Elegant and Floral

This variety makes a light and easy to drink red which is perfect for lighter fare.  Moderate aromas of cherries, bramble fruits, red plum, and figs introduce the wine which has a dry palate with medium + acid and moderate alcohol.  The tannins are firm and structured but ripe.  This is a great food wine. 

Umathum 2008 Zweigelt Burgenland Austria    $16.99

Spicy and Smoky

This was a dark brooding wine with smoky gamey notes complemented by black cherry and plum.  The palate is dry with medium + acid, moderate alcohol and strong structured tannins.  Zweigelt may be a good alternative to Merlot or Syrah for those seeking something different.  This one was really nice.

 

Montebuena Rioja 2009   $9.99

Power Punch

Made with 100% Tempranillo this wine is true to form with aromas of cherries, raisins, lemon zest and vanilla.  The palate is dry with medium acid, moderately high alcohol, and strong, textured tannins.  Right now Spain is offering some great value for the money.  Anywhere else this would easily be an $18-20 quality wine.

 

Quinta das Maias Tinto 2004 Dao   $11.99

Power Punch

Another value to be had currently is dry reds made from Port varieties.  This wine is a blend of 60% Jaen, 25% Touriga Nacional, 10% Alfrocheiro and 5% Tinta Roriz.  The nose is intense with aromas of coconut, almonds, vanilla, and cherries.  American oak is clearly a favorite with this producer.  The palate is dry with moderate acid, medium + alcohol, and a full body filled with flavors of cherries, dried dates and raisins.

Harvest 2011 – Week 4 – Grapes, Pigs, and Fun Varieties at Asti Winery

Week 4 has come to a rather quiet close as we only processed a few hundred tons this week atAsti.  It’s a drop in the bucket for what is to come this season.  We were led by Sauvignon Blanc and Pinot Gris from the Lodi area which both had perfect Brix, crisp acids, and really nice flavors for that region.  The weather has again proved to be wonderful for quality wine growing and is forecasted to continue for the next week as well. 

 

At Asti, we have a tradition of roasting a whole pig for the cellar crew (and whoever else happens to be at the winery at the time) on the Friday before things really get cranking around here.  Today was that day!  We enjoyed a moment of togetherness before the work really starts and grapes begin to roll in like an avalanche.  This year we celebrated the 11th Pig Roast and it was thoroughly enjoyed by all! 

 

This week I also wanted to write a bit about the fantastic tasting that we held last week.  The theme was “Unusual Varieties from Around the World”.  I set up this tasting to open our winemaking minds to different varieties than we normally would see on the everyday supermarket shelf.  They cover a wide range of personalities as well as offering great values for the money (I’ve listed what I paid for them below) and I highly recommend you check them out!  Here is the list below….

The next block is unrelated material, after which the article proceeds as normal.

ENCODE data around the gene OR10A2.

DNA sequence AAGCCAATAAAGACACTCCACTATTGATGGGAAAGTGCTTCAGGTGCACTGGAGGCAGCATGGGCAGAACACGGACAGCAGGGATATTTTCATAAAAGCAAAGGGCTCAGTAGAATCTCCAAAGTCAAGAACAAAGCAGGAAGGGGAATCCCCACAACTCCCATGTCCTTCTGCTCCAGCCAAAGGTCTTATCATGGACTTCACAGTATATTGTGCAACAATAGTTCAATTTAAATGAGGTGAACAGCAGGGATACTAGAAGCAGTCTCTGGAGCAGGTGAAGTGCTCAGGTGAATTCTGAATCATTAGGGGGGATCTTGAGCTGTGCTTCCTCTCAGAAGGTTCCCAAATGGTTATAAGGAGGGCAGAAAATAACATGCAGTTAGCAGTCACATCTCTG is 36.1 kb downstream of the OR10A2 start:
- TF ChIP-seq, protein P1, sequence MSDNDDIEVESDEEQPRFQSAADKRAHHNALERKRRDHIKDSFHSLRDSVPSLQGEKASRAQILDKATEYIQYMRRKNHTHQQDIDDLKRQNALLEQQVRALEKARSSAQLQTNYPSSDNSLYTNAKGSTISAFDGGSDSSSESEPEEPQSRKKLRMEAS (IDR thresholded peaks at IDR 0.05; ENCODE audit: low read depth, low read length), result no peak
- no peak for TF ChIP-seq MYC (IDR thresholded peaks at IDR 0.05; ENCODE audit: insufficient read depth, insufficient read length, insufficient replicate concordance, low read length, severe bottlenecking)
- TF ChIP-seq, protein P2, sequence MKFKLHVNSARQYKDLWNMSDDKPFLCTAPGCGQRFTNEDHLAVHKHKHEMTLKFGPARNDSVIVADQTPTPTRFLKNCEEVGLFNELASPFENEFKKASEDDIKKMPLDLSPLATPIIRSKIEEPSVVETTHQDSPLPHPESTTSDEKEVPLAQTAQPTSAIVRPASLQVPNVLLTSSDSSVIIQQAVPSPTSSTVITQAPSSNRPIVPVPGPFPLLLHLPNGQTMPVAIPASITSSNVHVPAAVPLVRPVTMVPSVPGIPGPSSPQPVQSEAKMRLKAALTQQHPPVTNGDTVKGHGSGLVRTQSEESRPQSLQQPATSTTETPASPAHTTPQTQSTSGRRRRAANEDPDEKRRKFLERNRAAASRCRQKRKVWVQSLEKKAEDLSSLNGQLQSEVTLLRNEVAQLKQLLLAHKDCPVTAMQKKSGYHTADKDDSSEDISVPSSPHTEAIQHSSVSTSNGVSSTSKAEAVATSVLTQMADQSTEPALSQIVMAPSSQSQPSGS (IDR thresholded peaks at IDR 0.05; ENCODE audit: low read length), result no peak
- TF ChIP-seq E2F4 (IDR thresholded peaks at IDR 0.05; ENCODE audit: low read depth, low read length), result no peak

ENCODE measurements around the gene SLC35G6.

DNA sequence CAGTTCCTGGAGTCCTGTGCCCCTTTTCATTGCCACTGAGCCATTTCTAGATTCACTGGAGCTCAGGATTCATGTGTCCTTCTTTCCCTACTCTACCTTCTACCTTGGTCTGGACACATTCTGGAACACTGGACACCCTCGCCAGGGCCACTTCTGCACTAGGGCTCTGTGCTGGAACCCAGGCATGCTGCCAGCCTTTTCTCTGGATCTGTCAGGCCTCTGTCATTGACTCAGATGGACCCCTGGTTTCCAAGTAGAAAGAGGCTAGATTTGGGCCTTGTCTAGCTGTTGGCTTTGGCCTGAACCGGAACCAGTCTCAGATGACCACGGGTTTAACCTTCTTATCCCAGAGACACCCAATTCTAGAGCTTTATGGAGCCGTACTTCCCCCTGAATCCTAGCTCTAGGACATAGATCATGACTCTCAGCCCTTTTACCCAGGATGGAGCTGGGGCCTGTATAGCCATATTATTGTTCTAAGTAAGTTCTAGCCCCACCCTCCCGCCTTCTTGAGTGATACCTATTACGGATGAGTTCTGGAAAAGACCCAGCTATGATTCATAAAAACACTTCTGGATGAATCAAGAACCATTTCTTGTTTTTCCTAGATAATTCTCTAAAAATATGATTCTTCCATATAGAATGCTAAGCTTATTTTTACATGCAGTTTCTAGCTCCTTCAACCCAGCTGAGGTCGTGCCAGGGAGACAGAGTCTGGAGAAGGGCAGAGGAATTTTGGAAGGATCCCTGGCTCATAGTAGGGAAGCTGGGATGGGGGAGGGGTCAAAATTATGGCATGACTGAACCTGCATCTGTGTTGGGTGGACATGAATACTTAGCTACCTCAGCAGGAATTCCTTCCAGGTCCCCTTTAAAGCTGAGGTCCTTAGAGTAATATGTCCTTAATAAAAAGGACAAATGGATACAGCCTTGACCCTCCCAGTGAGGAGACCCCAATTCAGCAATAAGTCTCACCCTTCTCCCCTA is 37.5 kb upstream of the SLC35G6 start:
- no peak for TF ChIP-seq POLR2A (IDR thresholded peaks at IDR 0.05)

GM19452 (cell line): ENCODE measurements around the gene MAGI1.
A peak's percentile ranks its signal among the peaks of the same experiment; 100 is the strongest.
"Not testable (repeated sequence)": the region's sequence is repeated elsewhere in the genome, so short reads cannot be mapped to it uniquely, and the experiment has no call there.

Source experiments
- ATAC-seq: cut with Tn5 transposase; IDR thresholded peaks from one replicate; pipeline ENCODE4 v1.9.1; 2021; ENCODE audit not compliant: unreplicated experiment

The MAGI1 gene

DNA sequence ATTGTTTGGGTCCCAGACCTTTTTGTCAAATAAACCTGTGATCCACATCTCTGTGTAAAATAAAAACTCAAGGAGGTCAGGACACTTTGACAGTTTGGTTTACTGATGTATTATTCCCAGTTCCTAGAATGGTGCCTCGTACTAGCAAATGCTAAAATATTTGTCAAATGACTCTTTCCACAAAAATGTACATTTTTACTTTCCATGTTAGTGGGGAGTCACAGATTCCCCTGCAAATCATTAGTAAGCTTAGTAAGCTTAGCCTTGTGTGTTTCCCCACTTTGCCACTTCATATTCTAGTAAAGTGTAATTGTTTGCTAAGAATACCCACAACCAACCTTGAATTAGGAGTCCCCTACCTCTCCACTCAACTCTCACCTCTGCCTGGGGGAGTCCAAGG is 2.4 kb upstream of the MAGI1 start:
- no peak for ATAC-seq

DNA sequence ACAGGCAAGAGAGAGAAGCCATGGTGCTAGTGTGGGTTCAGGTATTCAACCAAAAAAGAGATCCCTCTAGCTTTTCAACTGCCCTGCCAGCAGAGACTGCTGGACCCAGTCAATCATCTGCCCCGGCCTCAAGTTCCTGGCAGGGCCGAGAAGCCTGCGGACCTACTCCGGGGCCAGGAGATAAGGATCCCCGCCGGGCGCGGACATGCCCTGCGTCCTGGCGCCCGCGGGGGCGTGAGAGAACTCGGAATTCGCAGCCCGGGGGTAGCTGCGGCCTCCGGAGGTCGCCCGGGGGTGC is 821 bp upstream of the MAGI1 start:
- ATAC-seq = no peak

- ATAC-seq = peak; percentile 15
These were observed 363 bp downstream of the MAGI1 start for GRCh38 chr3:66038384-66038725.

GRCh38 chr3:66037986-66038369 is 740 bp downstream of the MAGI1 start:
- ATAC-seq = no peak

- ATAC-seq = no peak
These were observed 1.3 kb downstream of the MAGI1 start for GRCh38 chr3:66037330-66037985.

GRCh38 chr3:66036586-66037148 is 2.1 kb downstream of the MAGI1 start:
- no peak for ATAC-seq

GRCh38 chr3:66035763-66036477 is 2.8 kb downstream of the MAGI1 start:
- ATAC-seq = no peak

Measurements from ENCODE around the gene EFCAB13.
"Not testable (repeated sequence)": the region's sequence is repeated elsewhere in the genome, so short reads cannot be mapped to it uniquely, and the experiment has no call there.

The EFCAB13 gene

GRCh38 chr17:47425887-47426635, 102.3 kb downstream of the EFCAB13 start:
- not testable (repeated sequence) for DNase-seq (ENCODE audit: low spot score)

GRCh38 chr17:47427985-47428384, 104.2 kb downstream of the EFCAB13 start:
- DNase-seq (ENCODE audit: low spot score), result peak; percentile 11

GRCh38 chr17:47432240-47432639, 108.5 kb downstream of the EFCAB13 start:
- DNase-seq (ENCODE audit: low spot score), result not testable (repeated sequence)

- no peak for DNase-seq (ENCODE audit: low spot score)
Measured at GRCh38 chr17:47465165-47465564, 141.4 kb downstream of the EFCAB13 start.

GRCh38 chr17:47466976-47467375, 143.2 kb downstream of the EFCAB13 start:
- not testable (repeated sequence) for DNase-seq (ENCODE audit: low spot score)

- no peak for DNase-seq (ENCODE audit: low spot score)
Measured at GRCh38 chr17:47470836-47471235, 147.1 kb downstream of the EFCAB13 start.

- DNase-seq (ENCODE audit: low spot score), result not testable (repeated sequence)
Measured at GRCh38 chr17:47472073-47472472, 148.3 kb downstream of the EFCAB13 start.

Adega cooperative Regional de Moncao “Trajarinho” Vinho Verde 2010 Portugal    $8.99

Zesty and Fruity

A bright blend of Trajadura and Alvarinho, this wine was crisp with a bit of residual CO2 spritzing up the glass.  A moderately intense nose of citrus and lime zest introduced a dry, high acid palate with a light body.  Refreshing and clean this is a perfect summer wine!

 

Cantine di Marzo Fiano d’Avellino 2009 Italy     $14.99

Stone and Chalk

Fiano is such a savory variety.  It lacks the zesty fruit notes that most new world consumers expect making it a bit of a hunt here in the states but if you want something different it’s worth it.  It leads with aromas of hazelnut skins, wet granite and chalk.  It has a waxy nature to the texture that lends to a fuller body balanced by moderate acid and a long dry finish.  Pair with more savory fatty foods such as cheese, nuts, and cream sauces.

 

Icardi L’aurora 2009 Piedmonte Italy    $14.99

Zesty and Fruity

Cortese is one of my favorite Italian whites and I generally prefer it over its more popular neighbor Pinot Grigio.  Primarily found in the small Piedmonte region of Gavi this particular offering was sourced from the wider regional designation.  Light aromas of citrus and white flowers delicately emerge and are followed by an off-dry palate with moderate acid and a medium-light body.  It is very well balanced and easy to drink.

 

Hetszolo Tokaji Furmint Sec      $9.99

Stone and Chalk

This is another of those wines that is a bit challenging to find at your everyday wine store.  While Tokaji typically is most well known for its sweet Botrytized dessert style, these dry styles can offer great value and interesting appeal.  It leans more towards hazelnuts, citrus, golden raisins, and mineral flavors with a dry palate and medium + acid.  It finishes with an almost citrus rind texture which keeps the wine interesting and a fun pairing with different foods.

 

Pazo Senorans Rias Baixas 2008 Spain     $17.99

Fresh and Grassy

I like to think of Albarino (the Spanish version of Alvarinho which made an appearance in our first wine of the flight) as a flowery Sauvignon Blanc with the volume turned down.  The clean primary aromas of jasmine, grapefruit, and peach skin carry through on to the palate which is dry with medium acid and body.  It’s a riper style of Albarino however it is very tasty and I love the floral element to it.

 

Dominio del Plata “Crios de Susana Balbo” 2010 Torrontes Salta Argentina    $11.99

Elegant and Floral

Torrontes is one of my favorite floral varieties and one that you can impress your friends with at parties as it’s not well known but is a Muscat cousin so it has an amazing spicy and fruity nose that is hard to mistake.  Intense aromas of flowers, citrus, and an interesting lime Jello note give way to a dry palate with high acid and light body. If you likeMuscataromas but want something dry, try this one out!

 

That’s all for the whites… I’ll write about the Red varieties tasted in my Week 5 wrap up!